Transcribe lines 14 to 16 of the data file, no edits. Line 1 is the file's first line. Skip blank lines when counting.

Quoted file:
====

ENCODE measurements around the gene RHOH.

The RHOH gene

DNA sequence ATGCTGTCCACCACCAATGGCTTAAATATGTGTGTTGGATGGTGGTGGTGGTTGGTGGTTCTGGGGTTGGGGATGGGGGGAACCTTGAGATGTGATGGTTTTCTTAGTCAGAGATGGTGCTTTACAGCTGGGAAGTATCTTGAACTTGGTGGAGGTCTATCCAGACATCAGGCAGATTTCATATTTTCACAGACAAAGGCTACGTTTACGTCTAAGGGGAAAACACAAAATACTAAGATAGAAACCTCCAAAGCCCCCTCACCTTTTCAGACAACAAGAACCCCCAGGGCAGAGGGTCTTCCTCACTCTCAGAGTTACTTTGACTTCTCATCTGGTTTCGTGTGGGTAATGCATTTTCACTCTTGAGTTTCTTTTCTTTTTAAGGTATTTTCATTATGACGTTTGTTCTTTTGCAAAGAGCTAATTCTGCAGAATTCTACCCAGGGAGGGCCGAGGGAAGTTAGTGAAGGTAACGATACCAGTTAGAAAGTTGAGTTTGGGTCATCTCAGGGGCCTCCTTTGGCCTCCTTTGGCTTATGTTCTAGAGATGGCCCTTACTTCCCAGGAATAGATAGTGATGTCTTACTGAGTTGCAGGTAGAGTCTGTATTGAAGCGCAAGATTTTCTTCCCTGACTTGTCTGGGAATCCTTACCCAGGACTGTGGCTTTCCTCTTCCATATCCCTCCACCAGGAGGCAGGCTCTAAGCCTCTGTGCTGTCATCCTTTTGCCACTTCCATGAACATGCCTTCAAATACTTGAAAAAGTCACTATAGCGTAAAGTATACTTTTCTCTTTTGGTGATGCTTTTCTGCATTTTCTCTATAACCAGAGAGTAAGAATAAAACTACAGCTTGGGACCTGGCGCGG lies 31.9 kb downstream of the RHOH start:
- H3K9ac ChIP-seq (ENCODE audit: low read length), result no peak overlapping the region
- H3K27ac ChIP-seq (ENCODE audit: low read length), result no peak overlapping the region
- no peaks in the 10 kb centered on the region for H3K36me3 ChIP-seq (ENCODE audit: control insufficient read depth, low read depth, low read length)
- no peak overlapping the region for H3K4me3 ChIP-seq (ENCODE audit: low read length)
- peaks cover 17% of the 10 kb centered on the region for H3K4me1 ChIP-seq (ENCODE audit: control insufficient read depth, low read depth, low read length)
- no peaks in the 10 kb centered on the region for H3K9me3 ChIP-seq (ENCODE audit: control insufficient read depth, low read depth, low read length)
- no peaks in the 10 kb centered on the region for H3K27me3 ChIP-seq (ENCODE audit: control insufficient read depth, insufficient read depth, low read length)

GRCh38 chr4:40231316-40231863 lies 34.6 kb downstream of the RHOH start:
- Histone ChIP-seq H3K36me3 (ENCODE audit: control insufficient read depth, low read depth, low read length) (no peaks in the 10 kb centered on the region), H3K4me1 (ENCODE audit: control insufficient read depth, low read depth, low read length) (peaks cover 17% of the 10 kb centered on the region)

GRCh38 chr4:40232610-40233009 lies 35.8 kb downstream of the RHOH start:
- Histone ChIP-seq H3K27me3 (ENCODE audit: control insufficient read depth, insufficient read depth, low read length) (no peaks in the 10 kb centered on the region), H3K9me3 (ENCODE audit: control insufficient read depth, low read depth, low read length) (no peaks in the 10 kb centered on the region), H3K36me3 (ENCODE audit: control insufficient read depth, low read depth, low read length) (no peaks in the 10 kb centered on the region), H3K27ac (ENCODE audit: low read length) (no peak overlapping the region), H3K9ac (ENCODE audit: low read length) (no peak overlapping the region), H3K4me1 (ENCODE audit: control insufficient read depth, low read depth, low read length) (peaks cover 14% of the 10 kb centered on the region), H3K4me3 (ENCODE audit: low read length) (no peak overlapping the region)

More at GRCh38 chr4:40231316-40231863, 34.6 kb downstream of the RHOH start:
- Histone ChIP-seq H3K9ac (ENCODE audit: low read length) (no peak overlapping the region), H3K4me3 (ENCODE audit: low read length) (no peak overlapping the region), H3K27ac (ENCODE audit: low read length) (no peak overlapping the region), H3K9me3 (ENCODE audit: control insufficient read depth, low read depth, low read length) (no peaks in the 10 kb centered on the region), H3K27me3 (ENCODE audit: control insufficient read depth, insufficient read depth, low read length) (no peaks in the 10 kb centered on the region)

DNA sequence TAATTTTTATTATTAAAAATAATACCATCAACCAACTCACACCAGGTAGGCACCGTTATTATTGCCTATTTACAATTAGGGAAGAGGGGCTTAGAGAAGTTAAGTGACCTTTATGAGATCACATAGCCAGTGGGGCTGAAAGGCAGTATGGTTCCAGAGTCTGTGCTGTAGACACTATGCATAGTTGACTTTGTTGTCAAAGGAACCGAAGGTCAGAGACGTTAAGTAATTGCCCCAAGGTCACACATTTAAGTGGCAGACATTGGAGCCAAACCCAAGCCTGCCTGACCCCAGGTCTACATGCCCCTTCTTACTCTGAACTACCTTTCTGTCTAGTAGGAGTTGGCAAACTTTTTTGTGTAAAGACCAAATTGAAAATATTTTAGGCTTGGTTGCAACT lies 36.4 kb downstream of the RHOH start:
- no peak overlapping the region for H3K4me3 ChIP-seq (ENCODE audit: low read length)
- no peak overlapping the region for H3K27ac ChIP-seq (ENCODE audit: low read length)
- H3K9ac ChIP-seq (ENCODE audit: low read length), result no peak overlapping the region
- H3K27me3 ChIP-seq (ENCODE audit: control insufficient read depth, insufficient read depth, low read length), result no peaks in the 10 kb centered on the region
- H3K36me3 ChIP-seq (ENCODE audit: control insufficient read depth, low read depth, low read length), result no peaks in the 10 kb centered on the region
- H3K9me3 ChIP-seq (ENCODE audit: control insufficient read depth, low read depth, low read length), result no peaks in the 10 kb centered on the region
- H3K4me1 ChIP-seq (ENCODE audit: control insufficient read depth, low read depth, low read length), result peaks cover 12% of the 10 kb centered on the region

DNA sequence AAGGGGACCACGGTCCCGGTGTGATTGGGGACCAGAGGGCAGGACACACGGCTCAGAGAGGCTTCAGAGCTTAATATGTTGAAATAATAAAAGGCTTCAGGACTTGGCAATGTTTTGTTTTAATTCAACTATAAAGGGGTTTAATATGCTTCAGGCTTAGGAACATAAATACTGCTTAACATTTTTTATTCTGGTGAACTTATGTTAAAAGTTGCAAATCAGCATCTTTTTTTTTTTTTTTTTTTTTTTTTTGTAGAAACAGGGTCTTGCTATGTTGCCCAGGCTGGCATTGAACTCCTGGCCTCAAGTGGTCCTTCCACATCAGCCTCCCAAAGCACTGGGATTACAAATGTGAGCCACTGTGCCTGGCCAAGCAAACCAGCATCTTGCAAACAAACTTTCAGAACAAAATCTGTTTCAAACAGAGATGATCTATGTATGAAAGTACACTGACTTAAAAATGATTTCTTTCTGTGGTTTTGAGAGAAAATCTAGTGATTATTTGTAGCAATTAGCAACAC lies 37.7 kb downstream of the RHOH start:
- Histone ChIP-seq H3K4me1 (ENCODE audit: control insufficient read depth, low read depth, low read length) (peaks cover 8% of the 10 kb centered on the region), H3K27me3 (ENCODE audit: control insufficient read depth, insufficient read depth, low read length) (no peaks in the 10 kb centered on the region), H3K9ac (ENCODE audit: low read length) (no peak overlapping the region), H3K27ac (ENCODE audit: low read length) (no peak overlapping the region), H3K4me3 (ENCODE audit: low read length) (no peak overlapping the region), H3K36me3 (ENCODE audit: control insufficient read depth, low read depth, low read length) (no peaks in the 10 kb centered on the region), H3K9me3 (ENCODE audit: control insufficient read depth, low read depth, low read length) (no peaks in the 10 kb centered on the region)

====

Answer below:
- Histone ChIP-seq H3K27me3 (ENCODE audit: control insufficient read depth, insufficient read depth, low read length) (no peaks in the 10 kb centered on the region), H3K9me3 (ENCODE audit: control insufficient read depth, low read depth, low read length) (no peaks in the 10 kb centered on the region), H3K36me3 (ENCODE audit: control insufficient read depth, low read depth, low read length) (no peaks in the 10 kb centered on the region), H3K27ac (ENCODE audit: low read length) (no peak overlapping the region), H3K9ac (ENCODE audit: low read length) (no peak overlapping the region), H3K4me1 (ENCODE audit: control insufficient read depth, low read depth, low read length) (peaks cover 14% of the 10 kb centered on the region), H3K4me3 (ENCODE audit: low read length) (no peak overlapping the region)

More at GRCh38 chr4:40231316-40231863, 34.6 kb downstream of the RHOH start:
- Histone ChIP-seq H3K9ac (ENCODE audit: low read length) (no peak overlapping the region), H3K4me3 (ENCODE audit: low read length) (no peak overlapping the region), H3K27ac (ENCODE audit: low read length) (no peak overlapping the region), H3K9me3 (ENCODE audit: control insufficient read depth, low read depth, low read length) (no peaks in the 10 kb centered on the region), H3K27me3 (ENCODE audit: control insufficient read depth, insufficient read depth, low read length) (no peaks in the 10 kb centered on the region)